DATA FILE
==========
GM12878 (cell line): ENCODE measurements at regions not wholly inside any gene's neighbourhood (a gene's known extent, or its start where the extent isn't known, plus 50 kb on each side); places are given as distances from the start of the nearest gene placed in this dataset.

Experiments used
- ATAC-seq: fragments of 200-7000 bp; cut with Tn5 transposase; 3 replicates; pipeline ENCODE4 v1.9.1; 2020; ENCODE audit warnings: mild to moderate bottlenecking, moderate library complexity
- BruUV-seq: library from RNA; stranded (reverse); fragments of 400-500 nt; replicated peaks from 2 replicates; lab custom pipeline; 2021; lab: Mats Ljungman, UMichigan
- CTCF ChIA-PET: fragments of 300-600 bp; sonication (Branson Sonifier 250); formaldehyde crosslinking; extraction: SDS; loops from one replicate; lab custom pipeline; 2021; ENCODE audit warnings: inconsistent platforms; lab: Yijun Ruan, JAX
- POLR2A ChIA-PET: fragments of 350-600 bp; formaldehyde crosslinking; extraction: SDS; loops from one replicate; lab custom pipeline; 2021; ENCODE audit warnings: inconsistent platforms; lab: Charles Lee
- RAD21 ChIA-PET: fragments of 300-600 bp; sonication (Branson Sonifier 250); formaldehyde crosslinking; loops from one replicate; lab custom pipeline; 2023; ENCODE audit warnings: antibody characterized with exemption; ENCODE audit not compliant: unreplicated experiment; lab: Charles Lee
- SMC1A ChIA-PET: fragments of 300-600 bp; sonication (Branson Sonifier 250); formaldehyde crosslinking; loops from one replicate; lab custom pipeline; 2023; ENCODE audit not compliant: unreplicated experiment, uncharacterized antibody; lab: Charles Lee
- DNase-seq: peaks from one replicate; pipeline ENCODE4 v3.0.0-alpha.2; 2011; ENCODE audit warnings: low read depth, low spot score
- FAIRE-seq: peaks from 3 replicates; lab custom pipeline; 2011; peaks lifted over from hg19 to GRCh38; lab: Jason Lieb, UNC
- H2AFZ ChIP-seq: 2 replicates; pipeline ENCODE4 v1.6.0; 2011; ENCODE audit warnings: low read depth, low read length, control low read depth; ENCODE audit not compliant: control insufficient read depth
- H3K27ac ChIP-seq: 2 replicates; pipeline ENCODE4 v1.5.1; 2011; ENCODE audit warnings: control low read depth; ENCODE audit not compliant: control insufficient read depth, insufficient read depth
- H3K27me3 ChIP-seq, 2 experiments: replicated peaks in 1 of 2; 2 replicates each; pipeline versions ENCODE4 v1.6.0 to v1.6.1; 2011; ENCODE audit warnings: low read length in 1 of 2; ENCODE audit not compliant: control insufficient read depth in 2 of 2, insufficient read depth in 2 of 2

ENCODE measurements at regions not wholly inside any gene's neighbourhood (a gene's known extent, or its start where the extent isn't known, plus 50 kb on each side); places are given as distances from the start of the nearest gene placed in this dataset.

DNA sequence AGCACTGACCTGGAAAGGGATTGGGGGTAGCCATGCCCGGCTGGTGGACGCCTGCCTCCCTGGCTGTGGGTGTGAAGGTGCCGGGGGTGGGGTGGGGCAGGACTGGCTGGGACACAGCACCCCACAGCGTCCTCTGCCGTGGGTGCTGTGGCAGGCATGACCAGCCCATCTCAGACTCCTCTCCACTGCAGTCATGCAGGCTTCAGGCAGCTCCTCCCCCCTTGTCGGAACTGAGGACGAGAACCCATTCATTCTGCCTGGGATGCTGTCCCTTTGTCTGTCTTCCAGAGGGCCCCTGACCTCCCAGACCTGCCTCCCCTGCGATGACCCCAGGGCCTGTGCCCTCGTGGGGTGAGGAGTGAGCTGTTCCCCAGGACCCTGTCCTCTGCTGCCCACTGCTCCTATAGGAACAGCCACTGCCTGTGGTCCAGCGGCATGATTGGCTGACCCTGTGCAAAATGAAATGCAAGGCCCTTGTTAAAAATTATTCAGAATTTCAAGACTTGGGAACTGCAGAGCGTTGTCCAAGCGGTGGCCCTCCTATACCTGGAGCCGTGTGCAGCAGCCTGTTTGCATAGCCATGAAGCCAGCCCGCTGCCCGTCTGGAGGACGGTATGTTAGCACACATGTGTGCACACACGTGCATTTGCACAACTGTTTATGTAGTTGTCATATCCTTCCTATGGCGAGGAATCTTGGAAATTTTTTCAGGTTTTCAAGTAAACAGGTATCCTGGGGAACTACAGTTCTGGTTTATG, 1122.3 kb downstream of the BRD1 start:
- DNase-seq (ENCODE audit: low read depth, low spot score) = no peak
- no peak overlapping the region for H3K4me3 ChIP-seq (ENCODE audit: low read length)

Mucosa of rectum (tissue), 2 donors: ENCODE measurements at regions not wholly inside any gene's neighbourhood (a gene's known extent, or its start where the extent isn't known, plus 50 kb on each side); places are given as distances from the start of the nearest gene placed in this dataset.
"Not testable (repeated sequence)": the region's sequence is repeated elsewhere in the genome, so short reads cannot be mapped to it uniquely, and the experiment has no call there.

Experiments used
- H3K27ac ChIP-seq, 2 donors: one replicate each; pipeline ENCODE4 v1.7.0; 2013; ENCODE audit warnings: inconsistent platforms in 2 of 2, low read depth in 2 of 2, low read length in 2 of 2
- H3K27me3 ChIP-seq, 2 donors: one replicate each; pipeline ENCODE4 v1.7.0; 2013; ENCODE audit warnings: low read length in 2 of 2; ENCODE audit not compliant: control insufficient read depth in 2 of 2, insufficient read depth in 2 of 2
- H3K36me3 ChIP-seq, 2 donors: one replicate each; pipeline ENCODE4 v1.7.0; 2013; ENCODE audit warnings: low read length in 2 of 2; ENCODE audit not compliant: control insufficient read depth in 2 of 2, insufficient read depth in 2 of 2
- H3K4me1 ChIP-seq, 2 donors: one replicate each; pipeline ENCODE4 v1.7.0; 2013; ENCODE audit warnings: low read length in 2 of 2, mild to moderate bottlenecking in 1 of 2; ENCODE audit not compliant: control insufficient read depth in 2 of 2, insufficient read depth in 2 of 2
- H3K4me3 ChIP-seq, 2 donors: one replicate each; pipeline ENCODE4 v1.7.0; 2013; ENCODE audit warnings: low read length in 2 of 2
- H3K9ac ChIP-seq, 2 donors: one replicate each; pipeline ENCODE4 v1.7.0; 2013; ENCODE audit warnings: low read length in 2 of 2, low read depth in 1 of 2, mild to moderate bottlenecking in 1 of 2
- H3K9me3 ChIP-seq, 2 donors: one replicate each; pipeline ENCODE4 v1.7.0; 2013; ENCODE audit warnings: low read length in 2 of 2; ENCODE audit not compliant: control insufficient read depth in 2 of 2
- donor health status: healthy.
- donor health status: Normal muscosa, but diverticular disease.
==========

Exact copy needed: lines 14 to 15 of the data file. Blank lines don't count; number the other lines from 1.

ENCODE measurements at regions not wholly inside any gene's neighbourhood (a gene's known extent, or its start where the extent isn't known, plus 50 kb on each side); places are given as distances from the start of the nearest gene placed in this dataset.

DNA sequence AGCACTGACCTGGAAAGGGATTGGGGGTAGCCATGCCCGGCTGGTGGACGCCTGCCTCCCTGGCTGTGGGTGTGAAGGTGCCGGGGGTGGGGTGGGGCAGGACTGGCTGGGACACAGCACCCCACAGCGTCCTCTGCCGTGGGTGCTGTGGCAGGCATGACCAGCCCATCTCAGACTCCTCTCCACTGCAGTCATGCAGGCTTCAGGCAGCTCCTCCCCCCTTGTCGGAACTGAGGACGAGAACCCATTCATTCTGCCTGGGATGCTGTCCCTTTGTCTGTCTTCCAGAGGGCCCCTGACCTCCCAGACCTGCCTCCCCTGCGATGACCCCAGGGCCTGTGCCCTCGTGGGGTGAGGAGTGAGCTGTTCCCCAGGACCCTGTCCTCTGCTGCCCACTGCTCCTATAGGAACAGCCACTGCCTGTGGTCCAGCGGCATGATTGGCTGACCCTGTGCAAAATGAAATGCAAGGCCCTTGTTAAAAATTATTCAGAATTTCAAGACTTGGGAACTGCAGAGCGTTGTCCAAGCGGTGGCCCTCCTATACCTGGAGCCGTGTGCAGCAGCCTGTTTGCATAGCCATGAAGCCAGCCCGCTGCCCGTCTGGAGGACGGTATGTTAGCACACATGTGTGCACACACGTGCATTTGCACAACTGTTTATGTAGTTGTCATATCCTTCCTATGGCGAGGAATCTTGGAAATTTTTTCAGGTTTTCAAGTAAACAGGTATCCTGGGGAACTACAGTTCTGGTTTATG, 1122.3 kb downstream of the BRD1 start: